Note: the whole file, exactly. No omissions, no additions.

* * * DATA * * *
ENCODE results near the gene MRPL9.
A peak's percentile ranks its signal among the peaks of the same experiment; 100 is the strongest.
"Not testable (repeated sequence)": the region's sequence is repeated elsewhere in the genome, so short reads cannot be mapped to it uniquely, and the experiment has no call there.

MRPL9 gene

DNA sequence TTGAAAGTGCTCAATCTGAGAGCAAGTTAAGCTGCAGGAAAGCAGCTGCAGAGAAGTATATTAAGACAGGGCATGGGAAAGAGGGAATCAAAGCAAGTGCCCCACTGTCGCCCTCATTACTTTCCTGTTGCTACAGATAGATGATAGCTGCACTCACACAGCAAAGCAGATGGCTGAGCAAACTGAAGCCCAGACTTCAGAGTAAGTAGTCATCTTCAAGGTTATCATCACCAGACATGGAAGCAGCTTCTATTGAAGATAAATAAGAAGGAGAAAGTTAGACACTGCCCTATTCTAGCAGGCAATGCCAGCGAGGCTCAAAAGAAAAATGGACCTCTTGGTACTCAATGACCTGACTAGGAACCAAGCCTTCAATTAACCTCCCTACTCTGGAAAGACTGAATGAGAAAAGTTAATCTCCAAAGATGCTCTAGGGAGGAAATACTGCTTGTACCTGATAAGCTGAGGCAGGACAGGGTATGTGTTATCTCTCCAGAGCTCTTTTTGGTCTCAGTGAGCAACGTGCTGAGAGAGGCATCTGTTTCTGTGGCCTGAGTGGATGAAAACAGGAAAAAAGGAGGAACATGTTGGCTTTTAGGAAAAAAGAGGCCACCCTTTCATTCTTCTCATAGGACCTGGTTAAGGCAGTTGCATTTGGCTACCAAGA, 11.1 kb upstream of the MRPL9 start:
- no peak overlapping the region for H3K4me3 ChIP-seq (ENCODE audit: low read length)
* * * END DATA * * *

ENCODE results near the gene MRPL9.
A peak's percentile ranks its signal among the peaks of the same experiment; 100 is the strongest.
"Not testable (repeated sequence)": the region's sequence is repeated elsewhere in the genome, so short reads cannot be mapped to it uniquely, and the experiment has no call there.

MRPL9 gene

DNA sequence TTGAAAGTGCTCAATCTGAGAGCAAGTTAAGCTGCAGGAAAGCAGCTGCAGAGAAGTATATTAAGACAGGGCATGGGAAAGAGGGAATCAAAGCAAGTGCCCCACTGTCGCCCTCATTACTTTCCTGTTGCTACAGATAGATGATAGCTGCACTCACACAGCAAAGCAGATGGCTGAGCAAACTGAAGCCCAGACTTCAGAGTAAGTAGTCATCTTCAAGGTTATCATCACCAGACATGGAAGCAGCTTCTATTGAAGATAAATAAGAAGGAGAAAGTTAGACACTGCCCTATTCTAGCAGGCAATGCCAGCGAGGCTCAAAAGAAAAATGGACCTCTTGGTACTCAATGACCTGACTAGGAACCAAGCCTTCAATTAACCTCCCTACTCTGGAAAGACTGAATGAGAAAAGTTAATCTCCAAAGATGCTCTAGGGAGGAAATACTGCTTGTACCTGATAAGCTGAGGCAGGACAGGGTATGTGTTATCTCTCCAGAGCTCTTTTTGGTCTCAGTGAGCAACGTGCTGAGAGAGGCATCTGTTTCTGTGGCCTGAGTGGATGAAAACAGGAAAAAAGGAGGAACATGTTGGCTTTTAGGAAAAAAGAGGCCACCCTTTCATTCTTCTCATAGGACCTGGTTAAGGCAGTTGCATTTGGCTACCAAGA, 11.1 kb upstream of the MRPL9 start:
- no peak overlapping the region for H3K4me3 ChIP-seq (ENCODE audit: low read length)